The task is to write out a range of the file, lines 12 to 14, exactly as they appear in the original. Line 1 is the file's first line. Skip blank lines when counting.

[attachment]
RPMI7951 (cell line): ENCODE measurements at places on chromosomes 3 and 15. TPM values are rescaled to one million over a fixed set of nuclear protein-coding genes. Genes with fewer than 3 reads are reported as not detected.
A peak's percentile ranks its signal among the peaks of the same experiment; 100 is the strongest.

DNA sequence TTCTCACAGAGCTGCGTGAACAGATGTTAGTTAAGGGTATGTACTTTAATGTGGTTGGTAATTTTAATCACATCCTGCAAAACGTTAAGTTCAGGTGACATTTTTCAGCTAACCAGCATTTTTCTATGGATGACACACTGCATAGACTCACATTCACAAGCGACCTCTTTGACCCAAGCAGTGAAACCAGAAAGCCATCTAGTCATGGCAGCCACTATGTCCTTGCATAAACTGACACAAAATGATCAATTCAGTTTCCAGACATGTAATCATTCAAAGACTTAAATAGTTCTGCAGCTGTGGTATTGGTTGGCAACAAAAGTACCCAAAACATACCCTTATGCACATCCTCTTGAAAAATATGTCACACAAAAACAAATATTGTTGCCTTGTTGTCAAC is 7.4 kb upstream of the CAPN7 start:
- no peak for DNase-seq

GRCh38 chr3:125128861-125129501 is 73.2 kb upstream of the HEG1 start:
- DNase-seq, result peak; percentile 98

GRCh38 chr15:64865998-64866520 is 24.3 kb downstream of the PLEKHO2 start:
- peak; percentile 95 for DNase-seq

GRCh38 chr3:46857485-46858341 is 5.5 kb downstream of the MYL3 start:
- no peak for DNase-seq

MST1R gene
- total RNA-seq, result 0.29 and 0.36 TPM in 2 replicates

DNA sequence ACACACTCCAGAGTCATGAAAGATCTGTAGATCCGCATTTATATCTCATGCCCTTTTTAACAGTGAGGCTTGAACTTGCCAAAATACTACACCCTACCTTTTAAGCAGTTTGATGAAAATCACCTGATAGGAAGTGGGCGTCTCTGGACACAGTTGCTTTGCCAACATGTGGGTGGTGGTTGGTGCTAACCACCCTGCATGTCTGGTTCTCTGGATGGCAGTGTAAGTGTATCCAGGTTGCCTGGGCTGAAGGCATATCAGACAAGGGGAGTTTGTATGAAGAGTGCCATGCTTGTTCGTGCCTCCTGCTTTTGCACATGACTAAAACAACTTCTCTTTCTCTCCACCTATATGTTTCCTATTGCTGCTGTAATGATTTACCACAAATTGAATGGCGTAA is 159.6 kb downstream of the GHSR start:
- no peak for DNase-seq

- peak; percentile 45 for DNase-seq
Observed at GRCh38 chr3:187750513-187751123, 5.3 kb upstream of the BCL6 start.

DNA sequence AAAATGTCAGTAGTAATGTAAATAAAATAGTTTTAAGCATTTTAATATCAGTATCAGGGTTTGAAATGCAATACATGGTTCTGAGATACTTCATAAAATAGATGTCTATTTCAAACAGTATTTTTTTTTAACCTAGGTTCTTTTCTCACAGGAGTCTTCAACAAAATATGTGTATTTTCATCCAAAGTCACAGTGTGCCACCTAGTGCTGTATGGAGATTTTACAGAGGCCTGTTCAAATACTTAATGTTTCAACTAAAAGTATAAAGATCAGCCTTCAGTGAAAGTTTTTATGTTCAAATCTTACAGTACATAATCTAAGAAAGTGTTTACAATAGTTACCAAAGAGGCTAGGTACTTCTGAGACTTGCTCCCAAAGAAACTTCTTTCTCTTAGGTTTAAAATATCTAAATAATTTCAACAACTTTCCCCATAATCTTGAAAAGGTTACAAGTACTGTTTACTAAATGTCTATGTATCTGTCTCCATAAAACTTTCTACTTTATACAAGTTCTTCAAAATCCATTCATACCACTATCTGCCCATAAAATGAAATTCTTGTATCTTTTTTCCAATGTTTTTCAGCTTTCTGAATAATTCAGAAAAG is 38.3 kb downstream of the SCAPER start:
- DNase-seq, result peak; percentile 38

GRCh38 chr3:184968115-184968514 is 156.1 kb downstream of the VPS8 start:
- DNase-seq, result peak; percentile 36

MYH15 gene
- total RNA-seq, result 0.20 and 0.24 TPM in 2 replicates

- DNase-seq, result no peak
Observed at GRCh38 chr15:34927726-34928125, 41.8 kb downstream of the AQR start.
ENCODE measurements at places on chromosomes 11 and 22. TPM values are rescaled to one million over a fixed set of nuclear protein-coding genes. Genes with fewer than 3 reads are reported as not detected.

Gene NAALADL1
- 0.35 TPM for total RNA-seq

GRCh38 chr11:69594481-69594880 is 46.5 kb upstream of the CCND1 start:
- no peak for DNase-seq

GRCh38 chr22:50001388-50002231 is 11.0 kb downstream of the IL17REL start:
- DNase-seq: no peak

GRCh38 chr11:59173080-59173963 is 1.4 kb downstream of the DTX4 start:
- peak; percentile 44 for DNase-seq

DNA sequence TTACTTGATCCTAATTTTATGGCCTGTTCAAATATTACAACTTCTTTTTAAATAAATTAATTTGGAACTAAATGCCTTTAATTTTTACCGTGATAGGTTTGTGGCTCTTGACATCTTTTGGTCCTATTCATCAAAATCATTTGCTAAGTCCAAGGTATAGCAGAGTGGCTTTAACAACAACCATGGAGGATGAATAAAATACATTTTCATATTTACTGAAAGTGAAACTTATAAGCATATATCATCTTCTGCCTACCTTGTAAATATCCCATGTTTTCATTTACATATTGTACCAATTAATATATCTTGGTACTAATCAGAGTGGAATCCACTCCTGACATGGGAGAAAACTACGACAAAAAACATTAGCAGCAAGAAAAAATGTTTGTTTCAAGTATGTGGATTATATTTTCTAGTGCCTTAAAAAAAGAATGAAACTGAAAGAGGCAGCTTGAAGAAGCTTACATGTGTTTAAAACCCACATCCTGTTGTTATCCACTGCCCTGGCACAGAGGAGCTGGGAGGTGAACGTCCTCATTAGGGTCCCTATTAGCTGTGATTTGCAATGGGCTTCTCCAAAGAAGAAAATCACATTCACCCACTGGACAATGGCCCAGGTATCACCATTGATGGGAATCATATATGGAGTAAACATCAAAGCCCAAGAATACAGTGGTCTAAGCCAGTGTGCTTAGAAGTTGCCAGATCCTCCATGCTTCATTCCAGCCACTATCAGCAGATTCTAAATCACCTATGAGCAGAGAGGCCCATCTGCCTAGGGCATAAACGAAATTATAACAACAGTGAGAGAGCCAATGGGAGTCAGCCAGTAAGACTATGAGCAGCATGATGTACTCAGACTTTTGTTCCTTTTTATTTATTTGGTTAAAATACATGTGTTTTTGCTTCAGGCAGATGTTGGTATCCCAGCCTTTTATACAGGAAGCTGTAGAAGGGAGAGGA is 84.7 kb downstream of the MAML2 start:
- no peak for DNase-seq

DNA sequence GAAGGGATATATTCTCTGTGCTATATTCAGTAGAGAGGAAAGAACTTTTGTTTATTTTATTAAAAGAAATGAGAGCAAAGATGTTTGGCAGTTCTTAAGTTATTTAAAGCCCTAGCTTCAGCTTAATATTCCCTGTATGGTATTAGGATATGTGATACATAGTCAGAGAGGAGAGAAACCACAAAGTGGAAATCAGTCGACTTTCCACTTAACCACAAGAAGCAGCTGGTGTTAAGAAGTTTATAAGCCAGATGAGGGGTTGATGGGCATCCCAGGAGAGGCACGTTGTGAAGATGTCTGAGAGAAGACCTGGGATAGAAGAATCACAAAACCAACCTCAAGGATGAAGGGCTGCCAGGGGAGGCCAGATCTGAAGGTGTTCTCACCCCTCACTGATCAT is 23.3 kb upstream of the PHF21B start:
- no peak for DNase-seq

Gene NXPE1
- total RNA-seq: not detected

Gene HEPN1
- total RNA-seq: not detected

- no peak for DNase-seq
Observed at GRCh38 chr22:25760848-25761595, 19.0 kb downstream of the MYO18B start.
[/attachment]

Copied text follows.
- total RNA-seq, result 0.29 and 0.36 TPM in 2 replicates

DNA sequence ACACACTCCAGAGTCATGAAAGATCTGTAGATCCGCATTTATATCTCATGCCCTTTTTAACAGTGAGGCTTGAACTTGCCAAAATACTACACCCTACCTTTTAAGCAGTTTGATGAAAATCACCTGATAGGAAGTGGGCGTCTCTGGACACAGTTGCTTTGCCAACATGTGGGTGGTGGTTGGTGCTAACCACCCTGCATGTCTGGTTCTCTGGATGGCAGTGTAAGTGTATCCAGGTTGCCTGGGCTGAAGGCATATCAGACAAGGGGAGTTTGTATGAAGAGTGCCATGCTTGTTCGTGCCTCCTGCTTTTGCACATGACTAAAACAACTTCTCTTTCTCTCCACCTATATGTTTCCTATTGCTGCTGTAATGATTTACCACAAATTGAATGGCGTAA is 159.6 kb downstream of the GHSR start:
- no peak for DNase-seq